If you're a fan of historical fiction, strong female leads and/or bittersweet gay stuff, Last Night at the Telegraph Club is the book for you. Lily's struggles with her identity and sexuality and what that will mean to her family are portrayed beautifully against the historical and clearly well-researched backdrop of 1950s San Francisco. I felt so much genuine compassion for Lily and Kath the entire time I was reading this novel, and the ending was extremely satisfying. It's one I'll think about for a long time. Plus, how gorgeous is that cover?

One of my absolute favorite books ever written. It's hard to describe this one without giving away too much of the plot, which has so many twist and turns I could barely keep up, but in a really fun way. The perfect blend of classic horror, '80s pop culture and the raw power of teenage female friendship with an ending that made me cry because it was so lovely. If you're a fan of Stranger Things (especially Eleven and Max's relationship in season 3), IT Chapter One, or any other pieces of media about teens fighting scary things before they had cell phones, you'll definitely enjoy this one.

If you love New York City as much as I do, Nick and Norah's Infinite Playlist is the book for you. It perfectly captures the chaos and confusion of wandering around the city with no money, no plan and no idea how you're going to get home but knowing you have the perfect person at your side to help you figure it all out. Filled with mountains of music references, some slightly dated language, and lots of kissing, this book is a ton of fun every time I read it. I never get tired of it.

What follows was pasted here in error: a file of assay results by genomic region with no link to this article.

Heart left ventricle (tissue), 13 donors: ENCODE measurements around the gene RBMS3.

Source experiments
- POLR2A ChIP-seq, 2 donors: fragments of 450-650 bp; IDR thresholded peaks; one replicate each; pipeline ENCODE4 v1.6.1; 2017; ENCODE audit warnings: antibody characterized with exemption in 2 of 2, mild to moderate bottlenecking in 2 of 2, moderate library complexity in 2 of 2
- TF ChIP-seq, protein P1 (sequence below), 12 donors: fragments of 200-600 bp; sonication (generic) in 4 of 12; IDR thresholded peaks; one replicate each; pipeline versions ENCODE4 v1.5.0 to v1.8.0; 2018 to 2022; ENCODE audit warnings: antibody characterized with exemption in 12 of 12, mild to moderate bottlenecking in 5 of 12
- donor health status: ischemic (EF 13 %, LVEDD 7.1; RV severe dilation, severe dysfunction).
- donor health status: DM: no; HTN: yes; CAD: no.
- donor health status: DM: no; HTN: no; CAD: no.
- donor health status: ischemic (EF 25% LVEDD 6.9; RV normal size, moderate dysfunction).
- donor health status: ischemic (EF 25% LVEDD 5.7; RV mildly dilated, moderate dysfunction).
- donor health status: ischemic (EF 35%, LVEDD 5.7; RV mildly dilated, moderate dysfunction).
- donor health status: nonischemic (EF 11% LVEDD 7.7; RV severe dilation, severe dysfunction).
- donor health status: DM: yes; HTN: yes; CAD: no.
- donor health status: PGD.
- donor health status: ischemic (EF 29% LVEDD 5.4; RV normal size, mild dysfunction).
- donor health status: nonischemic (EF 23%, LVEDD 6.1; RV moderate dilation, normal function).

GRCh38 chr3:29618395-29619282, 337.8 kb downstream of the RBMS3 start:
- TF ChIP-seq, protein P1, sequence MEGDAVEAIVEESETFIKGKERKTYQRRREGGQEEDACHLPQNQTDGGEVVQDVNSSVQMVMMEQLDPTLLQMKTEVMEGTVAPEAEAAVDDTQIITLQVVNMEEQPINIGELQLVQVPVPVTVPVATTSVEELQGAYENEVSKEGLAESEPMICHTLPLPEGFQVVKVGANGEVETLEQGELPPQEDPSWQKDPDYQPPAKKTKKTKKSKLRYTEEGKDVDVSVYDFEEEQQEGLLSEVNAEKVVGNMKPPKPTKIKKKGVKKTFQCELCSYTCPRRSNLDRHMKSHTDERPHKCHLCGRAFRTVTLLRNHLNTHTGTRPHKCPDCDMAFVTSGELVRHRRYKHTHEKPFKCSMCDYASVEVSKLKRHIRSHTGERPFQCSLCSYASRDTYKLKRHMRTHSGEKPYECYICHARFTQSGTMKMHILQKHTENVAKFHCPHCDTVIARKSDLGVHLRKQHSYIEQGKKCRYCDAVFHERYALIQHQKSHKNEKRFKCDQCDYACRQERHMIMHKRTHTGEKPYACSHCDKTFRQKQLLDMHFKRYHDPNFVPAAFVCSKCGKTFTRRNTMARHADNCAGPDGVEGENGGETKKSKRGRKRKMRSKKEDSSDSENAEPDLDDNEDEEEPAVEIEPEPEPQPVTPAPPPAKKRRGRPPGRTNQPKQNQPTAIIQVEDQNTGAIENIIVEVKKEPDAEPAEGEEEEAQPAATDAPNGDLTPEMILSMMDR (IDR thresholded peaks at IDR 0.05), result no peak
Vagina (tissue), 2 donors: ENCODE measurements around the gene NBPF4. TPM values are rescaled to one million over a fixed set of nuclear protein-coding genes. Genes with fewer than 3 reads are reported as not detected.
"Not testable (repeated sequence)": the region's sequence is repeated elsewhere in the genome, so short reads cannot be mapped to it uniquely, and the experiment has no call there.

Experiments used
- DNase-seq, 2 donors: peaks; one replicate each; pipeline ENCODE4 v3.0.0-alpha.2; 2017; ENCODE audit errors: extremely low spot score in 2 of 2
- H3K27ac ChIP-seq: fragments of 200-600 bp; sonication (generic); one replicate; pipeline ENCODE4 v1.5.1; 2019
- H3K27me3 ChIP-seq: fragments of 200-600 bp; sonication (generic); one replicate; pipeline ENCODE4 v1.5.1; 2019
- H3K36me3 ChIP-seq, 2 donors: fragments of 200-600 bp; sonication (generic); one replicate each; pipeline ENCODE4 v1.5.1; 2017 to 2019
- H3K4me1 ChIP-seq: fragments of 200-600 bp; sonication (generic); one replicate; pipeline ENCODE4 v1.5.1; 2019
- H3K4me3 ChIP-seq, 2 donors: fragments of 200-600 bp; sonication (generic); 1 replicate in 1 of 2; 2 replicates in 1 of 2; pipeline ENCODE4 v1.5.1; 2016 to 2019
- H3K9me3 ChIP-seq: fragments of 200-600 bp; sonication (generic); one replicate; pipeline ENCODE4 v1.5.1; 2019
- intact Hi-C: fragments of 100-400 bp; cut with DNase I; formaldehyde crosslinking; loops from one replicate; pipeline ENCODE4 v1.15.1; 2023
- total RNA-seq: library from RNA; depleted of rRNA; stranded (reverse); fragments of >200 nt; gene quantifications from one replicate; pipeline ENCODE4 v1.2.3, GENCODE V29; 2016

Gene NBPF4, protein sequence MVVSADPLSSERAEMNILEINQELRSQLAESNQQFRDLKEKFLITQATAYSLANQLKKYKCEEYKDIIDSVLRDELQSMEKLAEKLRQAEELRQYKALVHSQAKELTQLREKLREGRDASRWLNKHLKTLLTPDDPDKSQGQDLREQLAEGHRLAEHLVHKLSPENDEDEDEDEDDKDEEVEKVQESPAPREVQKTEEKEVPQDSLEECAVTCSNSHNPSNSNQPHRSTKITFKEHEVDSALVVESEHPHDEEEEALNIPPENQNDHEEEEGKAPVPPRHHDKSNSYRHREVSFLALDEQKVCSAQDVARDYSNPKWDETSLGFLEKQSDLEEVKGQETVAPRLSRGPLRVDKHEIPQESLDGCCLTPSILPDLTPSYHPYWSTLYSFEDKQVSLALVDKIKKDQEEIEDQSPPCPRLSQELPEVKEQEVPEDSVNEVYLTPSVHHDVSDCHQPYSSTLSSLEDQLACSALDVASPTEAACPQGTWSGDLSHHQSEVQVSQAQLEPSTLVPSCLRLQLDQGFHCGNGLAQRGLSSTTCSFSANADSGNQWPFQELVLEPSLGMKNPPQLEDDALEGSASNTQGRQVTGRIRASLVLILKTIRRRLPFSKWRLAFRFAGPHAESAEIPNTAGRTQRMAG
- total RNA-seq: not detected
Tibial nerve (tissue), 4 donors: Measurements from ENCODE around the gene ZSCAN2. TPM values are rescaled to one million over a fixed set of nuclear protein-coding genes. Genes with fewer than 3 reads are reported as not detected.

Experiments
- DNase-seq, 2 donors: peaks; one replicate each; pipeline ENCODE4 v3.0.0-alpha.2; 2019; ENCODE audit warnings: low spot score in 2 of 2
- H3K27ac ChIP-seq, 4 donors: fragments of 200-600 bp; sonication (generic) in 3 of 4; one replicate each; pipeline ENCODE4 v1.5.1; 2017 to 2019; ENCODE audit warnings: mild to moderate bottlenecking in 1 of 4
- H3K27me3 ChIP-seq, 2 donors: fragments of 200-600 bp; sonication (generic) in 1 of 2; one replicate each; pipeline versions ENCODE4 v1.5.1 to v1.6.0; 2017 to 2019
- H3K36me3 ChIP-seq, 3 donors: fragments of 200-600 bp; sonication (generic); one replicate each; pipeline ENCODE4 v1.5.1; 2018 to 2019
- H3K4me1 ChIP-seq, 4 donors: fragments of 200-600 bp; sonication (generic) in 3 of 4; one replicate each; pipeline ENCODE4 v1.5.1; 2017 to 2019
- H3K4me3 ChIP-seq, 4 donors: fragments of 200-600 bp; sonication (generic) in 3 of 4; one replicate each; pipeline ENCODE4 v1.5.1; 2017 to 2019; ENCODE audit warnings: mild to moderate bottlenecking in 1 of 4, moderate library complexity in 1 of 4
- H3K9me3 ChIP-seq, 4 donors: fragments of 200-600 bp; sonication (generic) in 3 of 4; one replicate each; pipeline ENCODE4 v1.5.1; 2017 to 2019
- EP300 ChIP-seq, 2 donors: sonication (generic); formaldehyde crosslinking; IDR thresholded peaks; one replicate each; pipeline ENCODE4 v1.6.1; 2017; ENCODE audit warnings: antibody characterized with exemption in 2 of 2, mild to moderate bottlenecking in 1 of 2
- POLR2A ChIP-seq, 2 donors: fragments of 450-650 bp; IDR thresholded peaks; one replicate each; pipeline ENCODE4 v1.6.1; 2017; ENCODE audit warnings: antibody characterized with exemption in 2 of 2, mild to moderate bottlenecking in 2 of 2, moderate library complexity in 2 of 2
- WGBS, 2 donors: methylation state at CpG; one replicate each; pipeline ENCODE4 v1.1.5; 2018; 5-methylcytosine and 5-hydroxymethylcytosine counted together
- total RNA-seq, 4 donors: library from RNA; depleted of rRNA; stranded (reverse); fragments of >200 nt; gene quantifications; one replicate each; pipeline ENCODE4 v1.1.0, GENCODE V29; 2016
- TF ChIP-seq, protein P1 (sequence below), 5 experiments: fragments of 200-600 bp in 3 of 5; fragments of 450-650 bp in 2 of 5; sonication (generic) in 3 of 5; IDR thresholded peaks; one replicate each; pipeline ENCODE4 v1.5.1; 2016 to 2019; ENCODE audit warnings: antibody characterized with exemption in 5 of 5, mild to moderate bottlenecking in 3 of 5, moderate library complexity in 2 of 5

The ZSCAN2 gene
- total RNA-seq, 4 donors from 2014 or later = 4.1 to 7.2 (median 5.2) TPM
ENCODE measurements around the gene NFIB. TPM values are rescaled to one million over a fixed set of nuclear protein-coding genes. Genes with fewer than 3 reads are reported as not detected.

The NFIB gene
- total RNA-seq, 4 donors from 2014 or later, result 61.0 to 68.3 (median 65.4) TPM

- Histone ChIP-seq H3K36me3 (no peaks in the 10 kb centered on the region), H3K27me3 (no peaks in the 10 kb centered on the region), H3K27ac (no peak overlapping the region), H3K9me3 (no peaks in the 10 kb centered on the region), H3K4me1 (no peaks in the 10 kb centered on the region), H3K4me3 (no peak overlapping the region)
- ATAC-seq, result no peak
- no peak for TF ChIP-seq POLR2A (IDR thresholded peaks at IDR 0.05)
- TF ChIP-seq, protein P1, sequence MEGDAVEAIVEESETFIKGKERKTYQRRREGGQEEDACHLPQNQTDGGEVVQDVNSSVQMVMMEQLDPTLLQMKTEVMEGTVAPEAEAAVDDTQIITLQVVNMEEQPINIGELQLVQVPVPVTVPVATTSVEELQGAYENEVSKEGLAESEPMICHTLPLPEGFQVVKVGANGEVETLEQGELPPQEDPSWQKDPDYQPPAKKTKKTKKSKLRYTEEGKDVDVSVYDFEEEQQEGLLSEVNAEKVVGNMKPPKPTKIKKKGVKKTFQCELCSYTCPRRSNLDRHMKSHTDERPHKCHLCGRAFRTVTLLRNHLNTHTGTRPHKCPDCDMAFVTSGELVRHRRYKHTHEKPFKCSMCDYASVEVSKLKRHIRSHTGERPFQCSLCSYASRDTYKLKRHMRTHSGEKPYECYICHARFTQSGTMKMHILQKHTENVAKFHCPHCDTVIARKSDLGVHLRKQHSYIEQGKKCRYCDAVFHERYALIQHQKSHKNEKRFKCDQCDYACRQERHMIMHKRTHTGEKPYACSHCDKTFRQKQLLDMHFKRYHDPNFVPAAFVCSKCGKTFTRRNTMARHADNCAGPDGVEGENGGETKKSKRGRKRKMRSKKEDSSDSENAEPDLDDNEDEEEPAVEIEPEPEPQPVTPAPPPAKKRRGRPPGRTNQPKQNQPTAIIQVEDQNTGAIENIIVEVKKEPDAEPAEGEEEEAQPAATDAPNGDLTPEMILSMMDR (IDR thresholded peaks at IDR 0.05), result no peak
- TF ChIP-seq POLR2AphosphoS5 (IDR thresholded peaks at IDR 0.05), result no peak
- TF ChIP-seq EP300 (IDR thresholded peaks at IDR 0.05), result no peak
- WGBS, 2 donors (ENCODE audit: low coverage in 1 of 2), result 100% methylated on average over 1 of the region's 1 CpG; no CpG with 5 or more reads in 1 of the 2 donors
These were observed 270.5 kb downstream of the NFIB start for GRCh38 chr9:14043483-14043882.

This one's a heartbreaker, folks. So much so that when I was listening to the audiobook, after already having read the physical book, one scene made me cry so hard that I had to pull my car over. But if you're into that kind of thing, Noggin is for you. Despite its ridiculously outlandish sci-fi concept (cryogenic freezing AND attaching a head to a new body?!) it examines the human condition and how we deal with love and loss in ways no other book I've ever read has. I read this one in 2016 and I still think about it all the time. It'll stick with you in the best way, and I can't recommend it enough.